In her examination of the critical but unexpected role the war and the authoritarian Vichy regime played in the transformation of France's juvenile courts and institutions, Fishman has enriched our knowledge of daily life in France during World War II, refined our understanding of Vichy's place in the historical development of France, and provided valuable insights into contemporary debates on juvenile justice.

The History of the Division of Juvenile Justice

California became a state. At this time, there were no correctional facilities for juveniles. Some consideration was given to the need for a reform school at that time, but none was authorized. Serious cases, about 300 boys under the age of 20, were sent to the state prisons at San Quentin (Marin County) and Folsom (Sacramento County) between 1850 and 1860. They included 12, 13, and 14-year-old boys.

The San Francisco Industrial School was founded on May 5, 1859 by an act of the California State Legislature. The school opened with a total of 48 boys and girls, ranging from 3-18 years of age and included a staff of six. It was run by a private board. Management could accept children from parents and police, as well as from the courts. The program consisted of six hours per day of school (classroom) and four hours per day work. Trade training was added later. Releases were obtained by (1) discharge, (2) indenture, and (3) leave of absence—a system very similar to present-day probation and/or parole.

The State Reform School for boys in Marysville was authorized and opened in 1861. Ages ranged from 8-18 years.

The State Reform School for Boys at Marysville closed due to lack of commitments. Twenty-eight boys were transferred to the San Francisco Industrial School. The State donated $10,000 to the San Francisco Industrial School and agreed to pay $15 in gold coin per month for each child at the school. During this year, girls in the Industrial School were transferred to the Magdalen Asylum in San Francisco.

The Legislature permitted commitments to the San Francisco Industrial School from the counties of Santa Clara, San Mateo, and Alameda.

The first “Probation Law” was enacted (Section 1203 of the California Penal Code).

The training ship Jamestown was transferred from the U.S. Navy to the City of San Francisco to supplement the San Francisco Industrial School. The ship was to provide training in seamanship and navigation for boys of eligible age. After six months, an examination was given and successful trainees were eligible for employment as seamen on regular merchant ships.

The training ship was returned to the Navy due to mismanagement and a hue and cry that the Jamestown was a training ship for criminals.

The Legislature enacted a law establishing two State reform schools. Both were part of the Division of Institutions, and both had trade training and academic classes. Commitments were made from Police Courts, Justice Courts, and Courts of Session for a specialized period of time or minority. These schools were: (1) Whittier State Reformatory (now Fred C. Nelles School in Whittier) and (2) the Preston School of Industry in Ione (Amador County).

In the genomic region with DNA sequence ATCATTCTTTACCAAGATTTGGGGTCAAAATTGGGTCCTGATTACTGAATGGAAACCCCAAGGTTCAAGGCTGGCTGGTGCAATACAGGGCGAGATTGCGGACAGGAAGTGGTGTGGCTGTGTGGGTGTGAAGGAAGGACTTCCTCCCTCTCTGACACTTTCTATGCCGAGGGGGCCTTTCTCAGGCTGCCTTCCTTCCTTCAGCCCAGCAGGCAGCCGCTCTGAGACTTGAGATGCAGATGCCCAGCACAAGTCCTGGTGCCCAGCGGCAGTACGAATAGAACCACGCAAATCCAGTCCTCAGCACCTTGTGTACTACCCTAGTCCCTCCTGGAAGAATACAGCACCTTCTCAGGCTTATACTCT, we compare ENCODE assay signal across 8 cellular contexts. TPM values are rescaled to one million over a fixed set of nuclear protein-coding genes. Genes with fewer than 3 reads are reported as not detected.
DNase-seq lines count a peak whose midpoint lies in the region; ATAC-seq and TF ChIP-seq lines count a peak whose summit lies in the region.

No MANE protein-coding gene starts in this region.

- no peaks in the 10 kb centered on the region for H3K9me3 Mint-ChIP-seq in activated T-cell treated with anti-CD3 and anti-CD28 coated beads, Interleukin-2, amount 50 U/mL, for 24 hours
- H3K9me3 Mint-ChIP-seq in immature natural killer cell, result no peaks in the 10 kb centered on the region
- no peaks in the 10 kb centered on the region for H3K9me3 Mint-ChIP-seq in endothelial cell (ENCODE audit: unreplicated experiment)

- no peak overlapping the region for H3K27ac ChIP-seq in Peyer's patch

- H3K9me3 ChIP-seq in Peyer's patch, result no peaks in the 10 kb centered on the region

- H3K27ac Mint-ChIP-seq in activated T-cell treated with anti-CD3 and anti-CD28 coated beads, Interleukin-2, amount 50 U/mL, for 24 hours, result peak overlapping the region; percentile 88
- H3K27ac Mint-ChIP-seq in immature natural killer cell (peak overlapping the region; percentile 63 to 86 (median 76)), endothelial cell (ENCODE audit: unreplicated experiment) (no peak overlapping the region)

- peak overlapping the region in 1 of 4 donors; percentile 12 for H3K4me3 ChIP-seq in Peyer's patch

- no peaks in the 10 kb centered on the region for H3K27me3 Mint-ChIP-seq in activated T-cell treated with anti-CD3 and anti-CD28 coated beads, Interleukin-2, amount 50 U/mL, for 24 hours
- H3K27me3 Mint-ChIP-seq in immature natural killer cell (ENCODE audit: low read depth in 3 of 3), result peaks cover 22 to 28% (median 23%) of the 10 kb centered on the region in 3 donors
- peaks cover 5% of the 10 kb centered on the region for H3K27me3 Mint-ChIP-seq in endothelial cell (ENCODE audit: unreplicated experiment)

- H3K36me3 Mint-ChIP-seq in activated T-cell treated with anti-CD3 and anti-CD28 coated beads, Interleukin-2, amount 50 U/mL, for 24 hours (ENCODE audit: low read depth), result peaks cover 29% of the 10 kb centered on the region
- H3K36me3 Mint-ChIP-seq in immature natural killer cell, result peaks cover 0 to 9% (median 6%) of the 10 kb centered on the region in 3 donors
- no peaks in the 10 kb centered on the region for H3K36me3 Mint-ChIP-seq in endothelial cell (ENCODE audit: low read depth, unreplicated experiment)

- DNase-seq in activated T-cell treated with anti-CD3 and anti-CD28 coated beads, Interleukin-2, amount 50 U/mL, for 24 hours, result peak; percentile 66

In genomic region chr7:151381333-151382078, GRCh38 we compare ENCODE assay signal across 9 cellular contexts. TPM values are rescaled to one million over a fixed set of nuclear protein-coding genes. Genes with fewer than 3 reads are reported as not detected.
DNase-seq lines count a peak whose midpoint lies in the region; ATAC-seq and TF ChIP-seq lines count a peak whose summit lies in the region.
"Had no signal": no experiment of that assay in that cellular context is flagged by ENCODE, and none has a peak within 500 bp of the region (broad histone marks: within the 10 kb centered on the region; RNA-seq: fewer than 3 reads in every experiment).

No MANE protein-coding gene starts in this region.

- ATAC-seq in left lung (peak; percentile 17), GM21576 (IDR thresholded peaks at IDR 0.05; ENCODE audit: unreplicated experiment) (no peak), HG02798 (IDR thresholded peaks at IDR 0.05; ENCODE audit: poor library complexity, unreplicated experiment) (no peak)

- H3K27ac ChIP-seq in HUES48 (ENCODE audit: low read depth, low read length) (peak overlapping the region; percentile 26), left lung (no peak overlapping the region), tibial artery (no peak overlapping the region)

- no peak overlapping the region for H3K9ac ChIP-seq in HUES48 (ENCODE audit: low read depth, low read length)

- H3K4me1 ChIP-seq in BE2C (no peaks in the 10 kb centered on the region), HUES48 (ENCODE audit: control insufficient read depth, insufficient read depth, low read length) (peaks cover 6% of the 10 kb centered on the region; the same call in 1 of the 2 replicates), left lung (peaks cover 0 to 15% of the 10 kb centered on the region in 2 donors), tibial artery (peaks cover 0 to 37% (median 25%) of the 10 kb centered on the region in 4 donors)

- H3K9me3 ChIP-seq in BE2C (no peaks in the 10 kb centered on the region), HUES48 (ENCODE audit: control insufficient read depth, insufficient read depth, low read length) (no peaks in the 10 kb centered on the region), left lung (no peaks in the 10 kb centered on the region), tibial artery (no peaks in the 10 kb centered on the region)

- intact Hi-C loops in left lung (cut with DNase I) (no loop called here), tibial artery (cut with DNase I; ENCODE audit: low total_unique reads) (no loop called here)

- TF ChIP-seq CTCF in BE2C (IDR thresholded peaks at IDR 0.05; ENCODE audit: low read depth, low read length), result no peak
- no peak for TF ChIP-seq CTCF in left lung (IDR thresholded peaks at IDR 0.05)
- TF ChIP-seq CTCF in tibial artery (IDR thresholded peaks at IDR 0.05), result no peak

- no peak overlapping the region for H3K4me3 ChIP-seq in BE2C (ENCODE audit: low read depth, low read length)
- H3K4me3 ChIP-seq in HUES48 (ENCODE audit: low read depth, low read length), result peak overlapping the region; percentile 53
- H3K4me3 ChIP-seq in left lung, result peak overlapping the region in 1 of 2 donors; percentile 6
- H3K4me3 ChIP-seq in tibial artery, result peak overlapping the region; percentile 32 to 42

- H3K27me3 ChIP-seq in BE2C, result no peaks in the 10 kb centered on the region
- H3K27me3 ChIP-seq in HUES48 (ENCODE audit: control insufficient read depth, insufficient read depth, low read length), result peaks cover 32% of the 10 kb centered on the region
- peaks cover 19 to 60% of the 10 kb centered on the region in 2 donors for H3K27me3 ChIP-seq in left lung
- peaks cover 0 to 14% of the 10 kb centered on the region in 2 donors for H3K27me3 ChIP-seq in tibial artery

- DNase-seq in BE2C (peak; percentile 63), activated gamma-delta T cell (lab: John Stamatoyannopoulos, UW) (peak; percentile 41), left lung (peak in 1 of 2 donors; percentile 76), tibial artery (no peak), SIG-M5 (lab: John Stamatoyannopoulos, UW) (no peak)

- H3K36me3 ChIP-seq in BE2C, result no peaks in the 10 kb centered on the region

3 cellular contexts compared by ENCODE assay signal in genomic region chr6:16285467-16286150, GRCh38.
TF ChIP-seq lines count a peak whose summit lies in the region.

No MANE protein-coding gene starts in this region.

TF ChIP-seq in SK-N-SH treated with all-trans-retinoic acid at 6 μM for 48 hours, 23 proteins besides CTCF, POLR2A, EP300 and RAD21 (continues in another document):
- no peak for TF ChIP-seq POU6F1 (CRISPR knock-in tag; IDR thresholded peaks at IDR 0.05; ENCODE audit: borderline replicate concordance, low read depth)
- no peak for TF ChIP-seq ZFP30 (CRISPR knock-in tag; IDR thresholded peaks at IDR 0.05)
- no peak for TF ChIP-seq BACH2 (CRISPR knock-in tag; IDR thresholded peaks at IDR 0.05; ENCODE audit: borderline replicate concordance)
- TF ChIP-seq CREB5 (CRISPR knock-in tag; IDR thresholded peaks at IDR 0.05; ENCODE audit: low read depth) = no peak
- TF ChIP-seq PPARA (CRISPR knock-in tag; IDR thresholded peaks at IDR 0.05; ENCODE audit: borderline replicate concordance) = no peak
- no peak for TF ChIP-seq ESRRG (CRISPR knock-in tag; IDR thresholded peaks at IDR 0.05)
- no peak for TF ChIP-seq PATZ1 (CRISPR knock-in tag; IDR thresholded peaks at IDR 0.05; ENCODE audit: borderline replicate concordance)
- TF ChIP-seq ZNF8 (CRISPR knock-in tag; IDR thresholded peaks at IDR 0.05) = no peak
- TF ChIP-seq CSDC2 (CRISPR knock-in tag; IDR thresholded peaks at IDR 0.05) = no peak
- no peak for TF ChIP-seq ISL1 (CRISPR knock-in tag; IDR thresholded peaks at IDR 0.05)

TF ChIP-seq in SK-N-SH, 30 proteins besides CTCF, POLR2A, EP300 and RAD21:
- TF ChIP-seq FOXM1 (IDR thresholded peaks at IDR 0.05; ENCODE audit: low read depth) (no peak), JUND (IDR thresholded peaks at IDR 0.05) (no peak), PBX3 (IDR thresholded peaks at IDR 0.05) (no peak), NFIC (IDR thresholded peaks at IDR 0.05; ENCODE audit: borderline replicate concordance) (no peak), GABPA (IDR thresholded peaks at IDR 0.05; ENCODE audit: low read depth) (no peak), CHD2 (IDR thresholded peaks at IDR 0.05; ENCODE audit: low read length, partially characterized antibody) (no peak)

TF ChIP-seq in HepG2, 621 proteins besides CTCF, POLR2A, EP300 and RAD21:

The Whittier State Reformatory for Boys and Girls opened with an enrollment of 300 youths.

The San Francisco Industrial School closed and the Preston School of Industry opened.

The Legislature enacted law establishing juvenile courts.

All youths under the age of 18 were transferred out of San Quentin by legislative decree.

County juvenile halls were established.

The Ventura School for Girls was established and girls were transferred from the Whittier State Reformatory to Ventura.

The first acts of statewide supervision began: a Probation Office was created under the State Department of Social Welfare.

The Legislature authorized County Boards of Supervisors to establish forestry camps for delinquent youths.

The Youth Corrections Authority Act was adopted by the California Legislature. The law:

  1. Created a three-person commission appointed by the Governor and
    confirmed by the Senate
  2. Mandated acceptance of all commitments under 23 years of age,
    including those from juvenile court
  3. Added a section on delinquency prevention
  4. Authorized no authority over existing state institutions
  5. Appropriated $100,000 to run the Authority for two years

The Whittier School for Boys was renamed the Fred C. Nelles School in honor of the man who served as the facility’s superintendent from 1912 to 1927.

The Preston School of Industry, the Ventura School for Girls, and the Fred C. Nelles School for Boys were separated from the Division of Institutions and became part of the California Youth Authority (CYA).

The first youth committed under the Youth Corrections Authority Act—YA No. 00001—arrived at the new Youth Authority Unit, a diagnostic facility. The youth was transferred from San Quentin Prison, where he had been sent at age 14 after being convicted for second-degree murder. A “lifer,” he had shot an uncle during a quarrel over ranch chores.

The Youth Authority moved toward establishing camps, and a unit—Delinquency Prevention Services—was established.

Karl Holton was named the first director of the California Youth Corrections Authority.

The Governor transferred management of State reformatories—Preston, Nelles, and Ventura—to the Youth Corrections Authority. 1,080 youths were in institutions, 1,625 youths were on parole, and staff numbered near 517.